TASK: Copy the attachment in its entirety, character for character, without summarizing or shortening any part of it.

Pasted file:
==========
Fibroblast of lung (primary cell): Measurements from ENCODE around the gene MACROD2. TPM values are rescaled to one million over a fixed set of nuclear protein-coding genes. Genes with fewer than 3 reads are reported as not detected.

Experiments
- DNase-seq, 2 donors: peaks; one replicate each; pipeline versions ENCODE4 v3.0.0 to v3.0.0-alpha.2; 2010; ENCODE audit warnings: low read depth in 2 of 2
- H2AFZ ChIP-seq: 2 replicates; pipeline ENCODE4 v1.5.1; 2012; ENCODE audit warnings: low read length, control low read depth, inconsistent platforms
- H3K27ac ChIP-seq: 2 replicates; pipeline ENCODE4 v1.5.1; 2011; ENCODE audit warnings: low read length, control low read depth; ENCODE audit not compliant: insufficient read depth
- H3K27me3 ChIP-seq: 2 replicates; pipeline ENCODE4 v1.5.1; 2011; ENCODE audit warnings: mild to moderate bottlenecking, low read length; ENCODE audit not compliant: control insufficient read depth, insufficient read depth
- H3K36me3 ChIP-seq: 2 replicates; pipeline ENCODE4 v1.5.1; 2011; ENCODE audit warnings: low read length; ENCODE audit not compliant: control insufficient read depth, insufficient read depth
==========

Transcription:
Fibroblast of lung (primary cell): Measurements from ENCODE around the gene MACROD2. TPM values are rescaled to one million over a fixed set of nuclear protein-coding genes. Genes with fewer than 3 reads are reported as not detected.

Experiments
- DNase-seq, 2 donors: peaks; one replicate each; pipeline versions ENCODE4 v3.0.0 to v3.0.0-alpha.2; 2010; ENCODE audit warnings: low read depth in 2 of 2
- H2AFZ ChIP-seq: 2 replicates; pipeline ENCODE4 v1.5.1; 2012; ENCODE audit warnings: low read length, control low read depth, inconsistent platforms
- H3K27ac ChIP-seq: 2 replicates; pipeline ENCODE4 v1.5.1; 2011; ENCODE audit warnings: low read length, control low read depth; ENCODE audit not compliant: insufficient read depth
- H3K27me3 ChIP-seq: 2 replicates; pipeline ENCODE4 v1.5.1; 2011; ENCODE audit warnings: mild to moderate bottlenecking, low read length; ENCODE audit not compliant: control insufficient read depth, insufficient read depth
- H3K36me3 ChIP-seq: 2 replicates; pipeline ENCODE4 v1.5.1; 2011; ENCODE audit warnings: low read length; ENCODE audit not compliant: control insufficient read depth, insufficient read depth